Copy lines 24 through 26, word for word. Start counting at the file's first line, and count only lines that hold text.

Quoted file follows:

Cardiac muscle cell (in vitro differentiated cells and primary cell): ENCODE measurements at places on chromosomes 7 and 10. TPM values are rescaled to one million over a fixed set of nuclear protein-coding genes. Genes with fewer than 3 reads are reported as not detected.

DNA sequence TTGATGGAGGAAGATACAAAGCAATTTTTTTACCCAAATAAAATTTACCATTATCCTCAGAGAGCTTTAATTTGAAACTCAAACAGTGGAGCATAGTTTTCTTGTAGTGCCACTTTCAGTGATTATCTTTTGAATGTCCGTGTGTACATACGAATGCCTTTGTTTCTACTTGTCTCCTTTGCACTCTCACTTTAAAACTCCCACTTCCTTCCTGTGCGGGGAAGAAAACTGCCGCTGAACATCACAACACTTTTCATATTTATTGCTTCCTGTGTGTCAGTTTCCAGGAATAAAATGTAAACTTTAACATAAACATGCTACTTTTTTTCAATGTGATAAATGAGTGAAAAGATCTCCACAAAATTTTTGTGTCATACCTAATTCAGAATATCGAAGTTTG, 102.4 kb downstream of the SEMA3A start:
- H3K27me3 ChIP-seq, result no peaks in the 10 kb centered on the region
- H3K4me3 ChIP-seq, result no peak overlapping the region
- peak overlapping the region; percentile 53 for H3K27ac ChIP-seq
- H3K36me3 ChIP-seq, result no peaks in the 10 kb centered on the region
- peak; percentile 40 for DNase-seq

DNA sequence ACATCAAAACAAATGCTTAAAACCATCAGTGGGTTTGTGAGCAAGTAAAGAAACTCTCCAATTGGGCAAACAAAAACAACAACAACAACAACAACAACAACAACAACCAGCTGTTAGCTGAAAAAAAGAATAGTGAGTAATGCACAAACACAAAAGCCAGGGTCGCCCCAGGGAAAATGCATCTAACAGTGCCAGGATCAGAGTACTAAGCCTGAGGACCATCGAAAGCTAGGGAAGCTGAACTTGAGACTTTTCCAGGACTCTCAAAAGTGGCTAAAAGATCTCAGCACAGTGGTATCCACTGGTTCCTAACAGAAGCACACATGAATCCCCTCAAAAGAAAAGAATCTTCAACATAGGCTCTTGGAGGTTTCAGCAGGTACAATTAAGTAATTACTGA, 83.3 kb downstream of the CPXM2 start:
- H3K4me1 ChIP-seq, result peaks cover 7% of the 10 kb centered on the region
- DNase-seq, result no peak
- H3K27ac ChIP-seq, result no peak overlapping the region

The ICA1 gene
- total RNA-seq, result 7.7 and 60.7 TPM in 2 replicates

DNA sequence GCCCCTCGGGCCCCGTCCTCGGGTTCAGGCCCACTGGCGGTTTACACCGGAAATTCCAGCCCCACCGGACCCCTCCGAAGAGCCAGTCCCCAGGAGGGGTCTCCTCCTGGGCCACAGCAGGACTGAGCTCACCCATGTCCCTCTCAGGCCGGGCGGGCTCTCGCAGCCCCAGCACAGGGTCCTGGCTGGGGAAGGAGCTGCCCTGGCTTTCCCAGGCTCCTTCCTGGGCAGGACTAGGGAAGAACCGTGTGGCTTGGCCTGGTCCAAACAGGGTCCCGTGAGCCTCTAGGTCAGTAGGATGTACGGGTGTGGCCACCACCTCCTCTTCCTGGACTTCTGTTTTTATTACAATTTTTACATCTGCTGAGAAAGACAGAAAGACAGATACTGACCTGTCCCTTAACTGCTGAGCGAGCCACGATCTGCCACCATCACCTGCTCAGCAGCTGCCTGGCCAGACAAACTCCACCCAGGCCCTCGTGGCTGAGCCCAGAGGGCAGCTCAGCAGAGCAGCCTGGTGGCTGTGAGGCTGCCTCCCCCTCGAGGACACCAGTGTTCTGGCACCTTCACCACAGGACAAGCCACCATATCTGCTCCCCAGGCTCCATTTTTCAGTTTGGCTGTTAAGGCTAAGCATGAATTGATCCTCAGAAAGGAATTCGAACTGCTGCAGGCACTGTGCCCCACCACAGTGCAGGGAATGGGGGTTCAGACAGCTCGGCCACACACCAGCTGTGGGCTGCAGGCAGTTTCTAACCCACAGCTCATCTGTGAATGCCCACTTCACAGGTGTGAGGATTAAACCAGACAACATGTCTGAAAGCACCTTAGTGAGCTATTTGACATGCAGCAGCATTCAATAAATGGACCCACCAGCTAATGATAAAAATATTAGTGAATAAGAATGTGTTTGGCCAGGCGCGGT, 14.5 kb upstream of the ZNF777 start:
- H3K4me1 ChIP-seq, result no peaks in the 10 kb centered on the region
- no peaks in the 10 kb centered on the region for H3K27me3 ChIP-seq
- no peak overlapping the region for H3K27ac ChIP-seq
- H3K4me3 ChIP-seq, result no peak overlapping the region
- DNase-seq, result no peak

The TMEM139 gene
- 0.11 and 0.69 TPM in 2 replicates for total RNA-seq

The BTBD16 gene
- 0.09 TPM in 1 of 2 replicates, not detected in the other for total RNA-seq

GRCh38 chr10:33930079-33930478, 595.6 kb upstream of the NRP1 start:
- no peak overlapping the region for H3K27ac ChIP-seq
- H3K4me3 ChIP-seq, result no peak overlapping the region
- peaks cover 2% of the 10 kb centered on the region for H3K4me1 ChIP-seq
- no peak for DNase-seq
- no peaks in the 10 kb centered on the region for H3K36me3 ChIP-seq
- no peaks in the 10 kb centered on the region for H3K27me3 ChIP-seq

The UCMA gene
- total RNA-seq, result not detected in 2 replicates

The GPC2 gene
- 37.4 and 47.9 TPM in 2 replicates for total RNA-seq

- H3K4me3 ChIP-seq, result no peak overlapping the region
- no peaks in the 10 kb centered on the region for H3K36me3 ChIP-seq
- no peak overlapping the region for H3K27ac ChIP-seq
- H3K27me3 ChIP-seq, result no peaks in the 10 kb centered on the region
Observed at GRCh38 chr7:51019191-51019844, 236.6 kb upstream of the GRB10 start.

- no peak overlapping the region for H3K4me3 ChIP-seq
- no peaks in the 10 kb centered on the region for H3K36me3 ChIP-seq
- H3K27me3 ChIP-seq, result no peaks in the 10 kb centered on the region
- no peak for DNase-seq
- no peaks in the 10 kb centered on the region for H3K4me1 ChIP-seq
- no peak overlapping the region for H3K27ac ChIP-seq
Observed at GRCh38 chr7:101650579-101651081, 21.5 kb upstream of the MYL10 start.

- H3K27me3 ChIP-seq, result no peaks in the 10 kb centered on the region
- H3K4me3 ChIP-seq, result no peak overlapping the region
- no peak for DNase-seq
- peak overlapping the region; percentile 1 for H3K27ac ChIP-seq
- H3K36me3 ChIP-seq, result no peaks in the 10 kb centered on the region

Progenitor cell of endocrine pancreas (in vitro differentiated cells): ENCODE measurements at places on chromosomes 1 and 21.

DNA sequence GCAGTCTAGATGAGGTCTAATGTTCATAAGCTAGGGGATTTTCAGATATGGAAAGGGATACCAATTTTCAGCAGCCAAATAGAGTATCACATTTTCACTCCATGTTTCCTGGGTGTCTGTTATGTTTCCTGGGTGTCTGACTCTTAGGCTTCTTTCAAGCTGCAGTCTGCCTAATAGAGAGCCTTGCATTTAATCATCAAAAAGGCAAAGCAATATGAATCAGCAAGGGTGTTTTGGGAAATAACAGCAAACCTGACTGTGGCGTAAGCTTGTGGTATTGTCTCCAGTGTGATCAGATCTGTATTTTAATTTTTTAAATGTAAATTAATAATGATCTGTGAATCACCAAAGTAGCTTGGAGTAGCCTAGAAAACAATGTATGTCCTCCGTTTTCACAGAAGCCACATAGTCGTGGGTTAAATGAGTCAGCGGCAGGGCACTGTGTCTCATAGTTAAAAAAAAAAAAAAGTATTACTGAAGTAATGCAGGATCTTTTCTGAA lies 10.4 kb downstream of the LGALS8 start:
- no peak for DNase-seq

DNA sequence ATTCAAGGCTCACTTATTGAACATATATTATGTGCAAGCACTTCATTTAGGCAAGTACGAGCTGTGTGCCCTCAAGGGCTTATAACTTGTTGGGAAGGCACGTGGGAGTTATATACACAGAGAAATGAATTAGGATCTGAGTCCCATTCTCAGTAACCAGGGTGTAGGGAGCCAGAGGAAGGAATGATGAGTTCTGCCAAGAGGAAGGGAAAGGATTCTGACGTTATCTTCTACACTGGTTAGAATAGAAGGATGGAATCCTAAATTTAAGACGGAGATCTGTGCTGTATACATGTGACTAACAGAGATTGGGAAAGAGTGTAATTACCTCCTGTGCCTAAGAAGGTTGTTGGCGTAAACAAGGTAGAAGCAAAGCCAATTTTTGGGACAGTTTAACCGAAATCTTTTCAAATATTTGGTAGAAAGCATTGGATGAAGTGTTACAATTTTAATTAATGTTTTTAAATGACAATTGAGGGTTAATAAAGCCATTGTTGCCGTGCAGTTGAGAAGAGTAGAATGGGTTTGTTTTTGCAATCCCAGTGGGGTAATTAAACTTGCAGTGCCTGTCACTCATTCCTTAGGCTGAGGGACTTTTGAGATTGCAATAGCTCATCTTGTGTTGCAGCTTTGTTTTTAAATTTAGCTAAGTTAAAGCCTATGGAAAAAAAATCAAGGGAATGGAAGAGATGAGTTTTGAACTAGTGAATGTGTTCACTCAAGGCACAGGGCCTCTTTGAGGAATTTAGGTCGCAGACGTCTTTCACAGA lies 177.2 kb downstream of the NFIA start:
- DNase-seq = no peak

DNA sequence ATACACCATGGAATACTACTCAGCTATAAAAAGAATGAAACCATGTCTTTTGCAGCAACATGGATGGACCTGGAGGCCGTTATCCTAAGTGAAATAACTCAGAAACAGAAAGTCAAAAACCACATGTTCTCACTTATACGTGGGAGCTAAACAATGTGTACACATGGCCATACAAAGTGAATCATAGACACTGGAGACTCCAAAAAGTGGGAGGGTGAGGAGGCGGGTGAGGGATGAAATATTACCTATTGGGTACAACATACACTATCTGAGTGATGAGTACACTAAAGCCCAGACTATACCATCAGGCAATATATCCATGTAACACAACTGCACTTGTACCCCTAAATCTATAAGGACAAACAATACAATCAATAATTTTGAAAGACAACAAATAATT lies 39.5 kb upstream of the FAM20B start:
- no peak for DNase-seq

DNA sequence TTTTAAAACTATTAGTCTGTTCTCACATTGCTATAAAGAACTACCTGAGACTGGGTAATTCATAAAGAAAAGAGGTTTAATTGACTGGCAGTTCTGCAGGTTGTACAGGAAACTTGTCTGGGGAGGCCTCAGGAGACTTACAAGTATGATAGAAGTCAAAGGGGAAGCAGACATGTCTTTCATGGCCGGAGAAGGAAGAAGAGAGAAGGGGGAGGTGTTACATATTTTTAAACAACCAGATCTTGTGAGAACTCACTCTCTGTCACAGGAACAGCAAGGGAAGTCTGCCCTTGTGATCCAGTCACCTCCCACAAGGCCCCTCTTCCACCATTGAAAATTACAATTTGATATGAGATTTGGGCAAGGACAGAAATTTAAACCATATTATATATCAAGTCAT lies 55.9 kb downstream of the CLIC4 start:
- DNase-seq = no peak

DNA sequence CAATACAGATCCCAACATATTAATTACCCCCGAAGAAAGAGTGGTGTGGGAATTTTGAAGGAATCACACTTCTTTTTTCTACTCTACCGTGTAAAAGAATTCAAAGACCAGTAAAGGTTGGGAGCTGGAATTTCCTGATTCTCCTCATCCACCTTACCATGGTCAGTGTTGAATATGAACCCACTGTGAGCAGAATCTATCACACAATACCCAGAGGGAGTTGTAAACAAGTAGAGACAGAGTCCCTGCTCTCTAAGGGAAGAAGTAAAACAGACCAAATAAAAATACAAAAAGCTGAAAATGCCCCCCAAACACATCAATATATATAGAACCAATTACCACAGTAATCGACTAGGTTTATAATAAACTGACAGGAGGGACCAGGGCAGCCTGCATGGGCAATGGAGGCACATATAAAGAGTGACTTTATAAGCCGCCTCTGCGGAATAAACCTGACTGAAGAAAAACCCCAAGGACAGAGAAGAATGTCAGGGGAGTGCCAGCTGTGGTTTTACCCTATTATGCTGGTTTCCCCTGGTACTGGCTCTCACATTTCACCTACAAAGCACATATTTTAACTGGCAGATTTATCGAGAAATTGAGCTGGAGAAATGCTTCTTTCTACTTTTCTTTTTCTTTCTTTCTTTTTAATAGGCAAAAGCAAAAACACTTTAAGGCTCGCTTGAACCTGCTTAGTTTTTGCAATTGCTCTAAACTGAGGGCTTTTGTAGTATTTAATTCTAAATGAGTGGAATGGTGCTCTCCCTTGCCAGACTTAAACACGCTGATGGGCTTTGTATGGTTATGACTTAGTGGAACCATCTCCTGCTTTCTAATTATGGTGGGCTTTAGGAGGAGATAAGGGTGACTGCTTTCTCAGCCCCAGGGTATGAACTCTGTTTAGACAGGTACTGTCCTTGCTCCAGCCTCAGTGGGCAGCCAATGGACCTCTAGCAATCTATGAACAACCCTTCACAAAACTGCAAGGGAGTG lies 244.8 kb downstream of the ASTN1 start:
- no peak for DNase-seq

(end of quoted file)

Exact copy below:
GRCh38 chr10:33930079-33930478, 595.6 kb upstream of the NRP1 start:
- no peak overlapping the region for H3K27ac ChIP-seq
- H3K4me3 ChIP-seq, result no peak overlapping the region